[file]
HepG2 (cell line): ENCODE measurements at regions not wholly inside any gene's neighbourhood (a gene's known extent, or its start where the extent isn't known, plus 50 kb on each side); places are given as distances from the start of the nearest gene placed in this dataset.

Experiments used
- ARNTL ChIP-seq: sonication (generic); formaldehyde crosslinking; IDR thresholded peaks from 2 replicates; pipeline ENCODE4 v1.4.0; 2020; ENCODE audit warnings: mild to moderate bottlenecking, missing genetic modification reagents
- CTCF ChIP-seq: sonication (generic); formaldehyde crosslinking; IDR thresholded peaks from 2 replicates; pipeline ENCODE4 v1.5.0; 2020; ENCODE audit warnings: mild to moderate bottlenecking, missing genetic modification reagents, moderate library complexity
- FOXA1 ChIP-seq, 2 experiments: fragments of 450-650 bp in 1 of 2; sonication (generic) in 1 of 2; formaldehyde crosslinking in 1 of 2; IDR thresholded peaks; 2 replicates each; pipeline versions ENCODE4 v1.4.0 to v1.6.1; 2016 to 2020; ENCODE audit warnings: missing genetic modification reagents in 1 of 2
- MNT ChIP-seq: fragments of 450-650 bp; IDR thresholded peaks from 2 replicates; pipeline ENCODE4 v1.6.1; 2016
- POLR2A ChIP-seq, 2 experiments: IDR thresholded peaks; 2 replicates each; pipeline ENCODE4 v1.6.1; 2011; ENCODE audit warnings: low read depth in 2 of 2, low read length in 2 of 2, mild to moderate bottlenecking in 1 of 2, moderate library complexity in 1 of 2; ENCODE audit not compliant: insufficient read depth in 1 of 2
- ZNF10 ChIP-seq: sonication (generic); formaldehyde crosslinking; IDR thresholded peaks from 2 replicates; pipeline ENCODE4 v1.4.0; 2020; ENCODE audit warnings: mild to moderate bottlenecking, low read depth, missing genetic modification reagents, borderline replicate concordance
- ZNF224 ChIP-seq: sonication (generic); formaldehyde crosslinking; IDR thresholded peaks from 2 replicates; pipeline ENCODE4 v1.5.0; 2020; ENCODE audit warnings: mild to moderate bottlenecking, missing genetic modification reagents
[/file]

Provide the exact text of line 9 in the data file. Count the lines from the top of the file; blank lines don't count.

- ZNF224 ChIP-seq: sonication (generic); formaldehyde crosslinking; IDR thresholded peaks from 2 replicates; pipeline ENCODE4 v1.5.0; 2020; ENCODE audit warnings: mild to moderate bottlenecking, missing genetic modification reagents